Here are a few suggestions for you to consider when approaching an agent. Remember to use these as hints…do not follow them slavishly as if a literary agent is going to spend their time critiquing your cover letter.
By the way, we make a distinction between a cover letter and a query letter. A cover letter is what goes on top of a longer proposal and sample chapters. The query letter is a stand-alone letter that goes by itself to the editor/agent without a proposal or sample chapters. We happen to prefer the cover letter along with the rest of the package. Why? Because a query only shows that you can write a letter. A proposal begins the process of showing that you know how to write a book.
Address the letter to a specific person. If sending something to The Steve Laube Agency, simply address the appropriate agent. Every proposal will cross the desk of the designated agent eventually.
Don’t waste your time or ours. Do your homework! If you are submitting to an agent, visit their web site and follow their guidelines!!! We cannot emphasize this enough! Make certain to spell the person’s name right. (We’ve had people spell Steve Laube’s name as “Laub” “Labe” “Lobby” “Looby” etc.)
If you use a market guide book or some online database listing of agents or editors, make sure you have the most current information because addresses do change (go to the web site). Our main office changed its mailing address in February of 2007…and we still discover that material is being sent to the old address. You would be astounded by the number of calls or inquiries we receive from writers who have not done their research.
Whatever you do, do not say your book is the next Purpose Driven Life, Eat Pray Love, Left Behind, or The Shack, or that it will sell better than The Da Vinci Code, Twilight, Harry Potter, or The Chronicles of Narnia. That shows an ignorance of the market that is best left alone.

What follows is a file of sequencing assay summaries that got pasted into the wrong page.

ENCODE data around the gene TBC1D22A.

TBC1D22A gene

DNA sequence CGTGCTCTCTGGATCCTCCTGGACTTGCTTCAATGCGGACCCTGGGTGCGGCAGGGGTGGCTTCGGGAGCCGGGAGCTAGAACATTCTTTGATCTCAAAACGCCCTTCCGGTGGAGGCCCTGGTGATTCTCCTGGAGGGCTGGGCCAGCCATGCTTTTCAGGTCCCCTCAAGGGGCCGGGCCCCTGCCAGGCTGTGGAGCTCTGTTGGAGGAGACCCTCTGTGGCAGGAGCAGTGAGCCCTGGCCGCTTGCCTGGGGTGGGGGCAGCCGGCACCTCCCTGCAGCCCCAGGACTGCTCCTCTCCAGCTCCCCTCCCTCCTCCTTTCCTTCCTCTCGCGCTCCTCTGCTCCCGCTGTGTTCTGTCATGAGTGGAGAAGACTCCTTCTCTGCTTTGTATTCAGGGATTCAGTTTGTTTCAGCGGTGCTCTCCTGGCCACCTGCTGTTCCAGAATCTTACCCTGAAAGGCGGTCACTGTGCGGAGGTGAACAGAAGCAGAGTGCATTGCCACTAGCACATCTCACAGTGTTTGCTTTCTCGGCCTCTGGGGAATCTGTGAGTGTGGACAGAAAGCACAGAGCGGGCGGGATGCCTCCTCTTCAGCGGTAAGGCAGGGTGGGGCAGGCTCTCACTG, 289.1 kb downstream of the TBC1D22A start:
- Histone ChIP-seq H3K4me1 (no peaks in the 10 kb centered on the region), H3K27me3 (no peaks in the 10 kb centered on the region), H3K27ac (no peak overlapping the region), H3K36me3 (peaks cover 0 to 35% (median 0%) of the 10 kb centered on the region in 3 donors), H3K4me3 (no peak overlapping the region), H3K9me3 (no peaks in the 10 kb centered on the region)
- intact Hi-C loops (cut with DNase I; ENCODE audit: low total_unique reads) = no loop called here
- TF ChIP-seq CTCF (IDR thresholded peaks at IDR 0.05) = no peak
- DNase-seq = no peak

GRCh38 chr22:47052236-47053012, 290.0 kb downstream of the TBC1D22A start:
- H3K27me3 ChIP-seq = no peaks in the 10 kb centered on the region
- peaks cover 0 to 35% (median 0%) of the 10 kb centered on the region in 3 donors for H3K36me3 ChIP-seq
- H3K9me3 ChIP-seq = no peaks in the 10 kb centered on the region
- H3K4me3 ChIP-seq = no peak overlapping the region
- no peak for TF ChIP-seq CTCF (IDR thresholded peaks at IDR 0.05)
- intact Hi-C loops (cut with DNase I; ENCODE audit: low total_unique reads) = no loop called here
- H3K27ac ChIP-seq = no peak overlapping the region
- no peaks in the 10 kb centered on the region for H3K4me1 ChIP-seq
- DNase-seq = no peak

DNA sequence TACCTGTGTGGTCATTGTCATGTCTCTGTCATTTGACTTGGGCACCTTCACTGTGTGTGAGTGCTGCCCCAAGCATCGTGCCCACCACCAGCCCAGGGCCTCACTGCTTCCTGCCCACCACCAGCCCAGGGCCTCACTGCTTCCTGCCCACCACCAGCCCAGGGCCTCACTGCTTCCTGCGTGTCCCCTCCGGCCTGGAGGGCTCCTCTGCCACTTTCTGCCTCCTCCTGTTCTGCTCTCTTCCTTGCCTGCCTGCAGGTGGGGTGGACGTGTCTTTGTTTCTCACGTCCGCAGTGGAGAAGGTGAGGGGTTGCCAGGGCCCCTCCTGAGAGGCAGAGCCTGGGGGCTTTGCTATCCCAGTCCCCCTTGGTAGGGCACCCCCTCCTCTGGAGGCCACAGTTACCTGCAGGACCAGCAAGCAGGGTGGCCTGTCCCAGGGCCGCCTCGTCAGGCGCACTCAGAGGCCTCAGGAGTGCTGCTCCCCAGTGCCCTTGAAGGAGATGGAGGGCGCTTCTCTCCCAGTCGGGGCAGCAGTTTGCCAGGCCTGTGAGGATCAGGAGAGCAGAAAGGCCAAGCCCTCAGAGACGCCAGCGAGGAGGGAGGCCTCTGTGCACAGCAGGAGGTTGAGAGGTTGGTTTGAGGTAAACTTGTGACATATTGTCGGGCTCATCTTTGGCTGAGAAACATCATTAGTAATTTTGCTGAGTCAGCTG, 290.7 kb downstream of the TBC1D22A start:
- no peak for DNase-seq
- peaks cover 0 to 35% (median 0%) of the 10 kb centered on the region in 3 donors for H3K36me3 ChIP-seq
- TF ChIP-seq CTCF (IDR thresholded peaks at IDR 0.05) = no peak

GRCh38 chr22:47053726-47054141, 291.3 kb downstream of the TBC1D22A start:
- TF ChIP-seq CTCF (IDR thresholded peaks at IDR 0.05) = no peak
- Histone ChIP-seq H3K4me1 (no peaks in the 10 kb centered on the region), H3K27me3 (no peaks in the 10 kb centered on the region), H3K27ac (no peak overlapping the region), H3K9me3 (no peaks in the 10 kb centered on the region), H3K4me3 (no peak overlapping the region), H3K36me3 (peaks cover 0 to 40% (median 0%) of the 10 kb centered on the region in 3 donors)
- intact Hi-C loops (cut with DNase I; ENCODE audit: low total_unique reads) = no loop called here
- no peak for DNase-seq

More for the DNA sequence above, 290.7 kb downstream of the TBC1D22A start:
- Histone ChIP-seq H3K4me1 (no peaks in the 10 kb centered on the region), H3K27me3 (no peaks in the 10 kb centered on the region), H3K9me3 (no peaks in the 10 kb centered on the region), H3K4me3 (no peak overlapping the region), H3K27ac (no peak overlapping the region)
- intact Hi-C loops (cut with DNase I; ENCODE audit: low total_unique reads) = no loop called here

In addition, please do not claim “God gave me this book so you must represent or publish it.” We are firm believers in the inspiration that comes from a faith-filled life, but making it part of your pitch is a big mistake. Read this blog post for a larger discussion on this point.
The 4-part Cover letter:
1) A simple introductory sentence is sufficient. Basically you are saying “Hi. Thank you for the opportunity…”
2) Use a “sound bite” statement. A “sound bite” statement is the essence of your novel or non-fiction book idea in 40 words or less.
The fiction sound bite could include:
a. The heroic character
b. The central issue of the story
c. The heroic goal
d. The worthy adversary
f. The ending
g. A grabber
h. Or a twist
The non-fiction sound bite should include the main focus or topic.
One suggestion is to describe the Problem, Solution, and Application.
If someone were to ask about your book you would answer, “My book is about (write in your sound bite.)”
3) Tell why your book is distinctive-who will read it. (Targeted age group….adult, teen, youth) – point out what’s fresh, new, different.
One suggestion would be, for your intended genre, read a number of recent books in the same genre as your own to familiarize yourself with market.
4) Give pertinent manuscript details: a) mention whether or not book is completed (if it is not, then give an estimate as to when it will be finished) b) word length of the complete manuscript, even if it is an estimate (approximate – round off the number) c) pertinent biographical info d) tell the agent if it is a simultaneous submission e) let the agent know they can discard the proposal if rejected.
Click here to review a sample non-fiction cover letter from one of our clients who approached us via an email inquiry.
Keep letter to one page!!
Please don’t use narrow margins or tiny print to fit it all on one sheet. That is silly. We once received a cover letter written with an 8 point font and 1/4 inch margins. It was virtually unreadable.
About Steve Laube
Steve Laube, president and founder of The Steve Laube Agency, a veteran of the bookselling industry with nearly 40 years of experience. More About SteveView all posts by Steve Laube →